When the economic downturn hit, it brought real estate values plummeting. Now that prices have returned to near pre-recession levels, however, some landlords hardest hit by the distress that cropped up during the tumult could be on the hook for a hefty tax bill.
The issue traces to a common scenario in the kind of workouts that were often done to bring a building back from the brink of financial trouble.
To get at distressed property, many prospective buyers bought the debt tied to a building—often at a discount—in order to seize the asset. Rather than go through costly and arduous foreclosure proceedings, however, these note holders often dangled small continued ownership stakes in a building in order to induce the existing landlord to voluntarily hand over the keys.
Now that the city’s investment sales market is roaring again, owners who purchased during the low point in the market have been increasingly eager to sell in order to cash in on their profits. It’s the previous owners who tagged along for the ride as minority stakeholders who may find themselves in a sticky situation.
Many of those formerly distressed landlords had depreciated their assets, a common tax technique utilized by owners. When the property resells, those owners are on the hook for the difference.
“If you bought at $100 million and you depreciate your building to $50 million and then sell it for $80 million, you have to repay the taxes on that $30 million,” Demetri Yatrakis, a tax attorney at WeiserMazars LLP, told The Commercial Observer.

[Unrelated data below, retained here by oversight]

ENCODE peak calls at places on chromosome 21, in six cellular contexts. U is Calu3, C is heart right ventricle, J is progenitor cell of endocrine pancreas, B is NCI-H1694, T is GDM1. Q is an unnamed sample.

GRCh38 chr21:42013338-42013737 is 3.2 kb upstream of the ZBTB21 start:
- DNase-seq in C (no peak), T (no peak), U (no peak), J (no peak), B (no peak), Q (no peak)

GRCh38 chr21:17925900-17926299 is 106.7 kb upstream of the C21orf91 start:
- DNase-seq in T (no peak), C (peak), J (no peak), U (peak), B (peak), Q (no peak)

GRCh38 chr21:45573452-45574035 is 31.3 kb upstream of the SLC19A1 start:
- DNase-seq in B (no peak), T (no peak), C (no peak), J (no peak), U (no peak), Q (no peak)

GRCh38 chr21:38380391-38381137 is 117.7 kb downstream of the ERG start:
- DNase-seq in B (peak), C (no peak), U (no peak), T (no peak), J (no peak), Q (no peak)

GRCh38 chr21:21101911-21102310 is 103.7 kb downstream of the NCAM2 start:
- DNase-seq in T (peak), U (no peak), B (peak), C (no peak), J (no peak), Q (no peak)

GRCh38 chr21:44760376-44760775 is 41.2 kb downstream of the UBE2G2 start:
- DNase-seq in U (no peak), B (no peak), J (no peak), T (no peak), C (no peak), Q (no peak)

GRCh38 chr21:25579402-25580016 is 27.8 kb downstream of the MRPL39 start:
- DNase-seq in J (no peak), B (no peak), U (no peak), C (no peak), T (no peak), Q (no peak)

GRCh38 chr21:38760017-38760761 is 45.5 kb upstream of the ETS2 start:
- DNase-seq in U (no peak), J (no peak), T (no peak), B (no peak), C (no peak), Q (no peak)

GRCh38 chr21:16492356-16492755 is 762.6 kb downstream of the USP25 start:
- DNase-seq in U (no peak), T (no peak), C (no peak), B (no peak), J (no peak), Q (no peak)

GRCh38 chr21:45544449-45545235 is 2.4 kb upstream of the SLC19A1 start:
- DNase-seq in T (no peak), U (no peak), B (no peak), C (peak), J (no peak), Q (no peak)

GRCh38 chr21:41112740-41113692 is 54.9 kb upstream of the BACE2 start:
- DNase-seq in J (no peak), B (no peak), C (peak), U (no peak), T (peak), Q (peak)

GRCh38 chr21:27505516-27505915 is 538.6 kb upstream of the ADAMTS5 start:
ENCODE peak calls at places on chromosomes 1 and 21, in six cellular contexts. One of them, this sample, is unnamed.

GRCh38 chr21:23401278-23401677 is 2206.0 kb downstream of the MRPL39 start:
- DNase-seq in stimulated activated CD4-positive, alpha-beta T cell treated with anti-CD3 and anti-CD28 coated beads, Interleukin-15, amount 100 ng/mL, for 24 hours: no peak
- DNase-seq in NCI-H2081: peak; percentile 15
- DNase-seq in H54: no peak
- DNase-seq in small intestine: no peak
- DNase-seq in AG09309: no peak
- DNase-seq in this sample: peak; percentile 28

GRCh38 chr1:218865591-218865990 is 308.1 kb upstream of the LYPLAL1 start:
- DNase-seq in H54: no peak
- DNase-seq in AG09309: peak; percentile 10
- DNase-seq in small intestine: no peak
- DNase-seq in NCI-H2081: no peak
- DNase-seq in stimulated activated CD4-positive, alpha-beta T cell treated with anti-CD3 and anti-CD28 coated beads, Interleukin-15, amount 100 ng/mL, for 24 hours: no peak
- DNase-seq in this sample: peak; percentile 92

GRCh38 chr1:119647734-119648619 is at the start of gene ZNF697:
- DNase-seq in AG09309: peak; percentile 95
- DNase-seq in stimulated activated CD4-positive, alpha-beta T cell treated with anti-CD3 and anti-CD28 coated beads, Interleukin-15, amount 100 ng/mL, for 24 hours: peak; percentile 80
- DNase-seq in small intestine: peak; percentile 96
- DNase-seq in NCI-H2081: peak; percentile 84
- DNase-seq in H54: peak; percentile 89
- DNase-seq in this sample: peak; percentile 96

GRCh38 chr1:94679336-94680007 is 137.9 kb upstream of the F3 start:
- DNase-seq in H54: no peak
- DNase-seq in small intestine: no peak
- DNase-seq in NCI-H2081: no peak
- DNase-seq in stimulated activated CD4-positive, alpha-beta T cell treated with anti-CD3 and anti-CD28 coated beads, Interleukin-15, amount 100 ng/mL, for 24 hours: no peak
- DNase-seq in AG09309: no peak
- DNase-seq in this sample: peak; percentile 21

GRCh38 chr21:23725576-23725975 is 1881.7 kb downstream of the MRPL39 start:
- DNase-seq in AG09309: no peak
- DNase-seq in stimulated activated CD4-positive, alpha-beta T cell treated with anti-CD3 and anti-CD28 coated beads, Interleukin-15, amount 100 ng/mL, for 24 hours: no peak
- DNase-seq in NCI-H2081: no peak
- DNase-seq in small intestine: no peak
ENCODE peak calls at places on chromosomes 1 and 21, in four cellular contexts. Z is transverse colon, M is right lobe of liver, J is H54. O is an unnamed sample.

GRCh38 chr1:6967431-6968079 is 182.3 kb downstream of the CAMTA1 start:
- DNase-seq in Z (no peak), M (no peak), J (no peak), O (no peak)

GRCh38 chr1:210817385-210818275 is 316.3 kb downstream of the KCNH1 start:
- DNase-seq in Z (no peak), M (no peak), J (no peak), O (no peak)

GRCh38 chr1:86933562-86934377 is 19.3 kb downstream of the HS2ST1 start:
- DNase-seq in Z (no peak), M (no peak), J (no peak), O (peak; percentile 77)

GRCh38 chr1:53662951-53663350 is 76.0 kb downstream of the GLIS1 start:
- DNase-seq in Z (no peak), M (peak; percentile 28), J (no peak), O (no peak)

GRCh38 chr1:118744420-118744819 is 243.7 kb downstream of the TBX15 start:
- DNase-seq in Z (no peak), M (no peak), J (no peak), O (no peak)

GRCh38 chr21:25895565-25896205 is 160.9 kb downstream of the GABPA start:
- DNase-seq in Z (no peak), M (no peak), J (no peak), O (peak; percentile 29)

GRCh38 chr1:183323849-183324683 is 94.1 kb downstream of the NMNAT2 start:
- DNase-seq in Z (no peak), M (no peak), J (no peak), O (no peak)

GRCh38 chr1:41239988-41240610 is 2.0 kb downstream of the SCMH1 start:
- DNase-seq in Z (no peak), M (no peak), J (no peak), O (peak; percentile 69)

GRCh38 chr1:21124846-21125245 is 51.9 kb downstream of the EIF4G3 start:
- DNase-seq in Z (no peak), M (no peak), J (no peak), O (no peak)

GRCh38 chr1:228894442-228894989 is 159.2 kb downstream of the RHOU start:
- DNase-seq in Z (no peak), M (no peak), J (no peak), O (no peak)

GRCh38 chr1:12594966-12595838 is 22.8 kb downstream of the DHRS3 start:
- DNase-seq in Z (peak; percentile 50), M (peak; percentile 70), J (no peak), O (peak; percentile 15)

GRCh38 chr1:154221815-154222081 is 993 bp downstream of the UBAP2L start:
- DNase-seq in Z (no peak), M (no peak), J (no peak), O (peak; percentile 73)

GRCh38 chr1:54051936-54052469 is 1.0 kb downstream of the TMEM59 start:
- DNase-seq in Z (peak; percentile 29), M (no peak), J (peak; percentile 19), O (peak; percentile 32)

Normally landlords who profit on a sale don’t worry about such repayments. The issue is difficult for those former distressed landlords who might not have recouped any actual equity in the sale, due to the fact that prices in general still have not returned to their frothy peaks during the boom years of 2005-2008, when many broken deals were made.
“They’re being stuck with a tax bill even though they lost money in the deal,” Mr. Yatrakis said.
Mr. Yatrakis has already seen owners in this position come to him in order to structure a 1031 exchange, which would shelter them from the tax bill. The unusual aspect of this is that owners typically pour profits from a sale through such a structure into another asset, tax free.
In these cases, the owners have no equity and hence are seeking not to transfer any money through the exchange but simply avoid the tax.
“We’ve already done a few of these deals in Florida where the market was really bad,” Mr. Yatrakis said. “But you could definitely see instances where it might crop up in the city too.”